Geothermal with a Hot Water Boiler

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  #1  
Old 06-27-12, 06:33 AM
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Geothermal with a Hot Water Boiler

Is anyone running, or have setup a Geothermal system with their hot water boiler?

I was told that this geothermal system can be tied into a boiler system nicely. Still can't wrap my head around it as my ground water is 45'F in the summer.

If all of what I have heard about this type of heat is true, I'm probably going to make the big jump in the next 1-2 years.

My goal this year is the cut the heating bill down to 45% of what it was last year (~$1000 a month worth of oil). This was totally brutal, and did add some financial strain as we werenít expecting it to be that bad (previous owner was full of crap when they said average was $600 a month).
To reach this extreme goal, Iíve been insulating the new windows and doors the previous owner had installed, but failed to insulate around them. There was 1/8Ē to ľĒ gaps around all these new windows with only some nailed in trim keeping the weather out. The boiler has not seen any maintenance in at least 4 years (no filter change, cleaning, anything). Iím going to be bringing in the local boiler guy to completely strip, clean and replace anything that can or should be replaced. The boiler is a late 90ís oil burning unit.
Iíll be adding hour counters to both circulation pumps so I can see which floors are demanding more heat. I installed two 5-day programmable thermostats late in the winter, so the hour counters and the scheduling should help tune our heating habits and or identify floors that should have their insulation reviewed/addressed first.

The next year after that, Iíd like to target shaving 25% off the previous bill per month. I think by that point, Iíll need to start looking at something drastic which is where the geothermal thoughts are coming in.

Any thoughts on this?
 
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Old 06-27-12, 06:56 AM
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I guess I should put some numbers in to clarify the previous post.
From the end of December to the end of March, we averaged a tank of oil every 6 weeks. Current rate on oil is locked in at $1.14 per letter.

So based on that info;
This past winter cost us ~$1000 a month for oil.
This winter's target is ~$450 a month (based on $1.14 per letter for oil)
Within 2 years, Iím hoping (dreaming) of ~$338 average per month (based on $1.14 per letter).
 
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Old 06-27-12, 08:09 PM
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We have done a ton of geo with boiler back up.
It works soooo well with in floor heating.

I heat my cottage, garage and hot tub off a 4 ton water to water with no back up heat for about 800 a season.
My geosource is a lake loop using about 600 feet of 3/4" PE piping.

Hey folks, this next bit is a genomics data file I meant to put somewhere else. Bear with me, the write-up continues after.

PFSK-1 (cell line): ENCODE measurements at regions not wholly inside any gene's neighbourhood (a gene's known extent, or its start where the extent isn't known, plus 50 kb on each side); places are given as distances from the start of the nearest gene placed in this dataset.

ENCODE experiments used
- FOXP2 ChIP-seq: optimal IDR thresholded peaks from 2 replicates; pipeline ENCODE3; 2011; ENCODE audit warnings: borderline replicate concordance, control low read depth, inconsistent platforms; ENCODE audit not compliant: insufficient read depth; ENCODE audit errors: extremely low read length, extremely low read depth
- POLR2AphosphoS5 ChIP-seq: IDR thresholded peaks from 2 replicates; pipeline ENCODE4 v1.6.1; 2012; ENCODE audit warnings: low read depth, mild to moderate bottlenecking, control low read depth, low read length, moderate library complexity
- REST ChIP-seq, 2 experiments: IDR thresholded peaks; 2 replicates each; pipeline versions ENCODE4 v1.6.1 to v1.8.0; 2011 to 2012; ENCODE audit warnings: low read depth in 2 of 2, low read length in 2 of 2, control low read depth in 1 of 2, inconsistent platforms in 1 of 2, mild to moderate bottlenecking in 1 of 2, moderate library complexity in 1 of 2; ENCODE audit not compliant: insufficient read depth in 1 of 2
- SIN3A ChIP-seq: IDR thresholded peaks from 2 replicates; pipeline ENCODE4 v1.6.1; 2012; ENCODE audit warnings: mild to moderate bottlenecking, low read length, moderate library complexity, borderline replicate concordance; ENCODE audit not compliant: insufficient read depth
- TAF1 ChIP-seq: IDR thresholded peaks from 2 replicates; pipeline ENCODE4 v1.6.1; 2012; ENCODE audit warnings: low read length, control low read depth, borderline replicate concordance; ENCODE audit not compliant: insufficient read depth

There are many things that geo is great for, but there are so many bad, cut throat installers out there that really take all the good away.

You need to make a good plan, and understand geo and heat pumps well to do a good eff. installation
 
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Old 06-28-12, 07:42 AM
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Thanks TOHeating.
I have a co-worker that has a lake loop with an electric backup, and she loves it.
The numbers I am seeing from the few people I know that have these systems are crazy. The ROI screams it's a must do upgrade.
If I can easily tie it into my existing boiler system (pipe work), I would only really have the outside work to do and the few pieces of tie-in gear. Cooling would be another issue, but right now cooling doesn't cost me anything (open the windows).
 
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Old 06-28-12, 08:08 AM
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TOHeating,
How many square foot are you heating and are you using it year round?
 
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Old 06-28-12, 04:13 PM
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I would say about 1600 sq feet in total with the gargage, main building and loft.

I can use it all year, but it would only heat the hot tub.
Mostly that is done with solar, but there are times it needs some boost
 
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Old 06-29-12, 05:15 AM
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Thanks for the info.
I'm going to seriously look into this and if it'll work out as good as everyone says it does, I'll be looking to put something in next summer when we build the new garage.

This will however add an interesting challenge with the garage build as I'm probably going to look into tieing into it for the garage, which will add another ~1152sqft onto the heating space.
I'm currently heating (directly) ~2860sqft and indirectly heating (heated with bleed off heat from the loop boil), ~1145sqft basement.
 
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Old 07-03-12, 11:21 AM
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Heat los calculations.... Do them.
Don't let anyone tell you otherwise.
They are so damn'd important especially with Geo.

I would offer my help to you should you need it.
 
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Old 07-03-12, 01:56 PM
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What are the maximum water temps you can achieve with a geo unit without using backup? About 120F or can you go higher?